Learning and Library Experts Offer Study Tips and Resources

4582338.jpg Students begin every term with the potential to earn a 4.0 grade point average, says Patricia Feldman, associate director of SMU’s Altshuler Learning Enhancement Center (or A-LEC). “When we see students acting like 4.0 students, we see them reaching their academic goals,” she says.

She adds that one high-achieving senior recommends getting one assignment ahead of the syllabus. “That way, you will always know what’s coming up next in class, allowing you to take better notes, clarify confusing points and more easily master the material,” she says.

Here are more tips from Feldman for students as they begin the spring term:

• Go to every class. Arrive on time. Sit in front.
• Complete reading or homework assignments before class so you are fully prepared to learn.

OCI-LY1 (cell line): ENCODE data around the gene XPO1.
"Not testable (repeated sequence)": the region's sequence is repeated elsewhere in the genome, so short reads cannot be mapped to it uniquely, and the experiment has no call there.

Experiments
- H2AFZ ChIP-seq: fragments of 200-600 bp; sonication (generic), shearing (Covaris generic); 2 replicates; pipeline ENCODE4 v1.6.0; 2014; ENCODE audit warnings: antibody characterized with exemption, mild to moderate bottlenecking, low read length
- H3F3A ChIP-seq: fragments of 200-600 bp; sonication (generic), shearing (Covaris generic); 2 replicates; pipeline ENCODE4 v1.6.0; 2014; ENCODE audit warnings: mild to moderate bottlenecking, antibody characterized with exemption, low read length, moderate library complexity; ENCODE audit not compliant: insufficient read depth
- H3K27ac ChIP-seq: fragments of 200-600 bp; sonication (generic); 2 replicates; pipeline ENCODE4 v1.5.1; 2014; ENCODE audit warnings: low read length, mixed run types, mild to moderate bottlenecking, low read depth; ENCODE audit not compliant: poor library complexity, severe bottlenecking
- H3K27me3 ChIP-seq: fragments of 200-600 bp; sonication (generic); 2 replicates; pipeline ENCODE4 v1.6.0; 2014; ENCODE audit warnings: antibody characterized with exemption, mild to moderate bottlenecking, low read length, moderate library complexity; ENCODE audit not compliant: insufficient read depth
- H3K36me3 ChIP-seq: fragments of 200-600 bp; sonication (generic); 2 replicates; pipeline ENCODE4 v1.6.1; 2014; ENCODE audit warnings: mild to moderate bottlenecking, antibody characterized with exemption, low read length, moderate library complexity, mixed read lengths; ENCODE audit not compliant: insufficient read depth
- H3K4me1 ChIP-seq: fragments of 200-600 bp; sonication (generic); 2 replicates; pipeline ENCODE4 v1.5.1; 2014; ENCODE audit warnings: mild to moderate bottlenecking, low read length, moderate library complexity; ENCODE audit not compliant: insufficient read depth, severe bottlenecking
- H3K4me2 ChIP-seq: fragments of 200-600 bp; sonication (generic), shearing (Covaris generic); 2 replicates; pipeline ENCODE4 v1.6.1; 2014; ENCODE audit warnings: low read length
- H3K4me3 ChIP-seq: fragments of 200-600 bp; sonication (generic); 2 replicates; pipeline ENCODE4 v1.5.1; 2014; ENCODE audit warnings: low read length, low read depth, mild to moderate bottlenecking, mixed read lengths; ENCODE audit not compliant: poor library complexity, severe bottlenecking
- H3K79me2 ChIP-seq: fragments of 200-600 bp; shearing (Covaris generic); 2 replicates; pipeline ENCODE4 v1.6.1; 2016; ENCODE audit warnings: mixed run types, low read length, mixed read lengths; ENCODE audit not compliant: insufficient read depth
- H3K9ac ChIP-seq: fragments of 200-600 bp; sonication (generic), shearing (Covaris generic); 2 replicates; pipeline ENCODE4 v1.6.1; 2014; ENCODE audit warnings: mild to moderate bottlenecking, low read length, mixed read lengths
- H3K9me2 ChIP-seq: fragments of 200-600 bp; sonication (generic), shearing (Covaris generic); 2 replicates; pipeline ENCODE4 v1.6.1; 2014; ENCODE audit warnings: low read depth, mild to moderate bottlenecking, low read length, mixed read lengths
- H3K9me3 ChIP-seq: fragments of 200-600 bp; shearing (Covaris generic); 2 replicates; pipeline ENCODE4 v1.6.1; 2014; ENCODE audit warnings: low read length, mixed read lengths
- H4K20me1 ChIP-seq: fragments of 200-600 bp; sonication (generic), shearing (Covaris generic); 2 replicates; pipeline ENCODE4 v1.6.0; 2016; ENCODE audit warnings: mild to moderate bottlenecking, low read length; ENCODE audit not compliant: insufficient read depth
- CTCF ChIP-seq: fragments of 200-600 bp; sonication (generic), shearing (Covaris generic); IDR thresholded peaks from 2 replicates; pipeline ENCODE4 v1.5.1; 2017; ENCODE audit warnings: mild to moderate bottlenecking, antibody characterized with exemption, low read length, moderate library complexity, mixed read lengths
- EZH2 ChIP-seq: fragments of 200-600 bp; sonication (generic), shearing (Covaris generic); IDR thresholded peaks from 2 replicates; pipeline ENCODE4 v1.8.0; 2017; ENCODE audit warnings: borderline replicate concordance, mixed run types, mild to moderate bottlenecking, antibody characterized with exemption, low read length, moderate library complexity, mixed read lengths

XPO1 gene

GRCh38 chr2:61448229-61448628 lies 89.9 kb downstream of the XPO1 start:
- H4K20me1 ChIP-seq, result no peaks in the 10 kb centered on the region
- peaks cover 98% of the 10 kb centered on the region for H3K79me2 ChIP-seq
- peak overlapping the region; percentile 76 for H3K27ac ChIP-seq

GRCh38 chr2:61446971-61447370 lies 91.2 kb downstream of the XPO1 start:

• Go to each professor’s office hours to get acquainted and to ask for advice on how to excel in the course.
• After each class, edit and review your notes.
• Every week, review all reading and notes in your hardest course or two.

A-LEC offers workshops throughout the term to support students, including on textbook study reading, taking notes and preparing for the first round of tests and test anxiety. Find the workshop schedule here.

A-LEC also offers free drop-in tutoring Sundays through Fridays. Find the tutor schedule here. Also at A-LEC, the Writing Center’s English faculty offer help with any paper in any course. Call 214-768-3648 for a half-hour appointment Mondays through Fridays.

And remember: Ask a Librarian

Before students begin writing their papers, librarians at SMU’s Central University Libraries can help them refine their topics and efficiently find the best resources, allowing more time for refining papers, says Rebecca Graff, research librarian and instruction coordinator.

“When your students mention the words ‘research paper,’ tell them to ‘Ask a Librarian,’” she says. As part of the “Ask a Librarian” service, librarians are available through instant-messaging, phone, e-mail and at the libraries’ reference desks. Students also may schedule consultations for larger research projects.

“Our librarians also offer a range of resources organized by subject in our Research Guides,” Graff says.

 

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